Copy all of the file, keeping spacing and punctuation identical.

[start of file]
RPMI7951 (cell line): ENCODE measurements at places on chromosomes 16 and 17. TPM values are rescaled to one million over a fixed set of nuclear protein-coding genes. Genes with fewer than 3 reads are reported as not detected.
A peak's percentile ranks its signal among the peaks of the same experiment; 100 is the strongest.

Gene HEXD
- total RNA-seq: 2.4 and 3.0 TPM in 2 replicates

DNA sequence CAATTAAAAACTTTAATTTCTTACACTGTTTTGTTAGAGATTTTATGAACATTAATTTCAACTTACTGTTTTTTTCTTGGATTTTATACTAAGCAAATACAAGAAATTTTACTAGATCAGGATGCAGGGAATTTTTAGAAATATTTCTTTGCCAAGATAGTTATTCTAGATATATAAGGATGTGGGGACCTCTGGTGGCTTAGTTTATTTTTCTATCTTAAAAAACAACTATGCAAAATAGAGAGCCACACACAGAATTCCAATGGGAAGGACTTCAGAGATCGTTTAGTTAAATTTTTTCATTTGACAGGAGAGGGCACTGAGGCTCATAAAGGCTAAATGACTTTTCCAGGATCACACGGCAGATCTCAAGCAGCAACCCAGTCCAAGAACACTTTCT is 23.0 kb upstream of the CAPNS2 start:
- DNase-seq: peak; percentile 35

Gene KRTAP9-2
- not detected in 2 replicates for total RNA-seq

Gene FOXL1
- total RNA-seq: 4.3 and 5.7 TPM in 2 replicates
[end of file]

RPMI7951 (cell line): ENCODE measurements at places on chromosomes 16 and 17. TPM values are rescaled to one million over a fixed set of nuclear protein-coding genes. Genes with fewer than 3 reads are reported as not detected.
A peak's percentile ranks its signal among the peaks of the same experiment; 100 is the strongest.

Gene HEXD
- total RNA-seq: 2.4 and 3.0 TPM in 2 replicates

DNA sequence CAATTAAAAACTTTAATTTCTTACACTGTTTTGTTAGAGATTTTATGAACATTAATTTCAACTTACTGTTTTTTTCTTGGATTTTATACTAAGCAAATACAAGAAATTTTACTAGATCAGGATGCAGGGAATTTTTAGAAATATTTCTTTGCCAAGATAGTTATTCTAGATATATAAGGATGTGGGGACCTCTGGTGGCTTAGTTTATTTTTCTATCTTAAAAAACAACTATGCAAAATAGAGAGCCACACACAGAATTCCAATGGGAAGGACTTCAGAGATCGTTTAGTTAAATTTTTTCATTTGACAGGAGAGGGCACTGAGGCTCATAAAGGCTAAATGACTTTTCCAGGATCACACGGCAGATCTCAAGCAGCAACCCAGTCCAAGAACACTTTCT is 23.0 kb upstream of the CAPNS2 start:
- DNase-seq: peak; percentile 35

Gene KRTAP9-2
- not detected in 2 replicates for total RNA-seq

Gene FOXL1
- total RNA-seq: 4.3 and 5.7 TPM in 2 replicates